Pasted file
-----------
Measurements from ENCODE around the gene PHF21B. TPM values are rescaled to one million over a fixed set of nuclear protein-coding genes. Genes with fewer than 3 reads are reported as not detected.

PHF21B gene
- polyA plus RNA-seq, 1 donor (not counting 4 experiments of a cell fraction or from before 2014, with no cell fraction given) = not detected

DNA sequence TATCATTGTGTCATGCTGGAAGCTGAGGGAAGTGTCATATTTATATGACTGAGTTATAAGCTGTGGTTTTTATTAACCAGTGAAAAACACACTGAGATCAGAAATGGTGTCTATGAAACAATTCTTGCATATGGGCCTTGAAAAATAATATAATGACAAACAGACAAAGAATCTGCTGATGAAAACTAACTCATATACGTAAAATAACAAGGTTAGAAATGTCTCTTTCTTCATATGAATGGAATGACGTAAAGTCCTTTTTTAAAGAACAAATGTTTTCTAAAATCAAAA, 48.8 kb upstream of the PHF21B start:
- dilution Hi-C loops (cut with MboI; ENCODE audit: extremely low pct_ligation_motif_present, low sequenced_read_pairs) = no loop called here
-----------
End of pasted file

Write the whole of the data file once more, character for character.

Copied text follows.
Measurements from ENCODE around the gene PHF21B. TPM values are rescaled to one million over a fixed set of nuclear protein-coding genes. Genes with fewer than 3 reads are reported as not detected.

PHF21B gene
- polyA plus RNA-seq, 1 donor (not counting 4 experiments of a cell fraction or from before 2014, with no cell fraction given) = not detected

DNA sequence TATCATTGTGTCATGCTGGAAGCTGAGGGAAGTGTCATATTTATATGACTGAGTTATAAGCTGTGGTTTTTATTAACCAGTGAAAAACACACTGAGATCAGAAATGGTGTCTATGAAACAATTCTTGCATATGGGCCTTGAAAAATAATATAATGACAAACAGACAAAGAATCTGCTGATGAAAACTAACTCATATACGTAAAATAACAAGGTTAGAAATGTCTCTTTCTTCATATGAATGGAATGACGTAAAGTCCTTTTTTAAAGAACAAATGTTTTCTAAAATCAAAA, 48.8 kb upstream of the PHF21B start:
- dilution Hi-C loops (cut with MboI; ENCODE audit: extremely low pct_ligation_motif_present, low sequenced_read_pairs) = no loop called here